Learn without boundaries
Cornell College’s ethnic studies program addresses questions of ethnic identity and relations between ethnic groups through a wide variety of courses in a range of disciplines, with core courses in anthropology, education, psychology, gender and sexuality studies, and sociology, plus a variety of electives in additional disciplines including art, politics, history, and music.
Cornell’s One Course At A Time curriculum meshes well with the interdisciplinary approach of the ethnic studies program and helps to develop a fuller, more holistic vision of the ethnic experience. Each course gives the opportunity to focus on a unique perspective, and students have time to work their way through literary texts, video, and research.
One Course At A Time provides unparalleled flexibility for off-campus study and research, since each course is self-contained with no competing courses. Off-campus courses with an ethnic studies perspective include:
- Applied Anthropology: NGOs, Development, Tourism and Culture (the Bahamas).
- Slavery and Environment in a Comparative Context (the Bahamas).
- Women and Politics (India).
- Literature and Social Justice (Chicago).
- Economic Development in Rural Tanzania.
- Psychology of the Holocaust (Eastern Europe).
- Comparative Education in Belize.
You may also conduct research at Chicago's prestigious Newberry Library and other historical locations during an on-site history course, studying the urban transformation of Chicago.
Right here, right now
Longer class meeting times allow for in-class debate and discussion, as well as visits from outside experts. Recently, for example, Guatemalan-American filmmaker Luis Argueta returned to Cornell for his third visit to campus to screen his documentary, “The U-Turn,” the final installment in his immigration trilogy about the devastating consequences of the 2008 Customs Enforcement (ICE) raid in Postville, Iowa.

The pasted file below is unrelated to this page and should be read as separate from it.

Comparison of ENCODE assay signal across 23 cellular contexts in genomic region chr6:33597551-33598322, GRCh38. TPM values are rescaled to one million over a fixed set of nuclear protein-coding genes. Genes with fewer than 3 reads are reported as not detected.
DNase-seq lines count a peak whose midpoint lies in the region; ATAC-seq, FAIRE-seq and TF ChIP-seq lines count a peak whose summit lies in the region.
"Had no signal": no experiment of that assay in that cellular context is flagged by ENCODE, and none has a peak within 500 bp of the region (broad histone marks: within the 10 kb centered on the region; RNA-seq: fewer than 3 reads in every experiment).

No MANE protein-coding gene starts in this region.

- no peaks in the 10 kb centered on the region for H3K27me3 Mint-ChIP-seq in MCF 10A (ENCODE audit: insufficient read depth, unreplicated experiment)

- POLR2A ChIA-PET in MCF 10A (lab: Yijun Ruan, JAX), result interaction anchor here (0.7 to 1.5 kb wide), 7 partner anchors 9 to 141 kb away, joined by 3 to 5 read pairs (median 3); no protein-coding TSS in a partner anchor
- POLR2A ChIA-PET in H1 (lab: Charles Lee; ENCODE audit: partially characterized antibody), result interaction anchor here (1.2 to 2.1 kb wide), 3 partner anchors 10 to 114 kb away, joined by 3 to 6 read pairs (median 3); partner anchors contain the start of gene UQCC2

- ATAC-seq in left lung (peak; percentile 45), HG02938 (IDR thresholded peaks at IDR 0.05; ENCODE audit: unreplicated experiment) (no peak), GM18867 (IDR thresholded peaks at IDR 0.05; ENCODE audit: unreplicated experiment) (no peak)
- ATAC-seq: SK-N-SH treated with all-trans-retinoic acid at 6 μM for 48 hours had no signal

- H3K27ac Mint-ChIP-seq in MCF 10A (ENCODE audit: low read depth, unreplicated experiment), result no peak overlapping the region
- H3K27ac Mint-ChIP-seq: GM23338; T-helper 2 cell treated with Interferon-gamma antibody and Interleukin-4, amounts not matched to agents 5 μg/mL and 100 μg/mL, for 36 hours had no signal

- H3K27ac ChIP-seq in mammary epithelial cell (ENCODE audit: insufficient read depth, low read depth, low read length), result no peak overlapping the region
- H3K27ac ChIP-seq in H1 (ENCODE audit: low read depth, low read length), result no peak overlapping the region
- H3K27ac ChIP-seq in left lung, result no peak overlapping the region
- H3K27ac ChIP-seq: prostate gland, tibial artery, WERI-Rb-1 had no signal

Lyla June Johnston, a descendant of Diné (Navajo) and Tsétsêhéstâhese (Cheyenne) lineages, and a fellow with the Original Caretakers Initiative at the Center for Earth Ethics, visited Cornell to speak with students and faculty about “Standing Rock and the Growing Pan-Indigenous Movement for Life.”
Recent internships and Cornell Fellowships have included a Fellowship and internship at the Chicago Field Museum, a Fellowship in museum studies at the African American Museum of Iowa in Cedar Rapids, Iowa, a Fellowship at the Gerace Research Center and the National Archives of the Bahamas, and an internship at an inner-city youth center in Texas.
Ethnic studies is an increasingly marketable major. Students who major in ethnic studies often go on to pursue careers in teaching, social work, and law. However, a background in the social, political, and legal status of ethnic groups is useful in many different careers, including psychology, counseling, health care services, journalism, public history, community organizing, and a wide variety of civil service positions in all levels of government.
Many students at Cornell complete double majors, and the ethnic studies program is flexible enough to be easily paired with another major, such as anthropology, education, political science, psychology, history, sociology, economics, or English. Cornell also offers a minor in ethnic studies to accommodate students’ desire to study in depth ethnic relations, but who may not have the time needed to fulfill the courses required for a major in the field.
The capstone experience is designed to be a meaningful conclusion to your major, and every project is approved by the ethnic studies committee, which provides help and varied perspectives. Past capstone projects include “The Black Panther Party and Gender Issues,” “Spanish Speakers in California Primary Schools,” “The Indian Child Welfare Act and Issues of Discrimination,” and “The Political Process and Restoration of South Africa.”